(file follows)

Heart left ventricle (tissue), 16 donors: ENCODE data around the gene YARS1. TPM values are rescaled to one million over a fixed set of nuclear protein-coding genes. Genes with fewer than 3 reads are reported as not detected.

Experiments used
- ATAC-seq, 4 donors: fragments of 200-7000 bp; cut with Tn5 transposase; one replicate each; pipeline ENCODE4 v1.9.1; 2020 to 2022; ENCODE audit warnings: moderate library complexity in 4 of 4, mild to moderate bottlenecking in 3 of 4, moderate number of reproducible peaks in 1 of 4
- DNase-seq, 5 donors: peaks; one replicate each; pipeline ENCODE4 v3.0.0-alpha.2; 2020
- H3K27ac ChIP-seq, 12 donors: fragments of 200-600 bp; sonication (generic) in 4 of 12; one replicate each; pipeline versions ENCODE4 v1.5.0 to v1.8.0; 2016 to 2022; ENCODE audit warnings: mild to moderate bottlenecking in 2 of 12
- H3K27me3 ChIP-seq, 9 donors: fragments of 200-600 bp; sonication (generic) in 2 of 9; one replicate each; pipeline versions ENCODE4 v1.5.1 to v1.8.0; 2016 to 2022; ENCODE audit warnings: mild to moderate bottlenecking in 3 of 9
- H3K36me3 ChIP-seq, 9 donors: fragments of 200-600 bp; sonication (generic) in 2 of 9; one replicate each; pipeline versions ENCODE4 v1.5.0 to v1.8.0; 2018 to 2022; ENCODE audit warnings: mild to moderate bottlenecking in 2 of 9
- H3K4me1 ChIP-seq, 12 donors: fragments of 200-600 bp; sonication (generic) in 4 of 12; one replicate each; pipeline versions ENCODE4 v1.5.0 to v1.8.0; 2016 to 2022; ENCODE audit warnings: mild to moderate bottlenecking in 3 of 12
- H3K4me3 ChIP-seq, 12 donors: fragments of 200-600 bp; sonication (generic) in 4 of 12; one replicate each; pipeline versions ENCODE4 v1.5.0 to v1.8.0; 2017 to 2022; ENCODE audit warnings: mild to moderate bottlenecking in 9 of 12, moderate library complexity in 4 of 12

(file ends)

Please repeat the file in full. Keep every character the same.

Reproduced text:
Heart left ventricle (tissue), 16 donors: ENCODE data around the gene YARS1. TPM values are rescaled to one million over a fixed set of nuclear protein-coding genes. Genes with fewer than 3 reads are reported as not detected.

Experiments used
- ATAC-seq, 4 donors: fragments of 200-7000 bp; cut with Tn5 transposase; one replicate each; pipeline ENCODE4 v1.9.1; 2020 to 2022; ENCODE audit warnings: moderate library complexity in 4 of 4, mild to moderate bottlenecking in 3 of 4, moderate number of reproducible peaks in 1 of 4
- DNase-seq, 5 donors: peaks; one replicate each; pipeline ENCODE4 v3.0.0-alpha.2; 2020
- H3K27ac ChIP-seq, 12 donors: fragments of 200-600 bp; sonication (generic) in 4 of 12; one replicate each; pipeline versions ENCODE4 v1.5.0 to v1.8.0; 2016 to 2022; ENCODE audit warnings: mild to moderate bottlenecking in 2 of 12
- H3K27me3 ChIP-seq, 9 donors: fragments of 200-600 bp; sonication (generic) in 2 of 9; one replicate each; pipeline versions ENCODE4 v1.5.1 to v1.8.0; 2016 to 2022; ENCODE audit warnings: mild to moderate bottlenecking in 3 of 9
- H3K36me3 ChIP-seq, 9 donors: fragments of 200-600 bp; sonication (generic) in 2 of 9; one replicate each; pipeline versions ENCODE4 v1.5.0 to v1.8.0; 2018 to 2022; ENCODE audit warnings: mild to moderate bottlenecking in 2 of 9
- H3K4me1 ChIP-seq, 12 donors: fragments of 200-600 bp; sonication (generic) in 4 of 12; one replicate each; pipeline versions ENCODE4 v1.5.0 to v1.8.0; 2016 to 2022; ENCODE audit warnings: mild to moderate bottlenecking in 3 of 12
- H3K4me3 ChIP-seq, 12 donors: fragments of 200-600 bp; sonication (generic) in 4 of 12; one replicate each; pipeline versions ENCODE4 v1.5.0 to v1.8.0; 2017 to 2022; ENCODE audit warnings: mild to moderate bottlenecking in 9 of 12, moderate library complexity in 4 of 12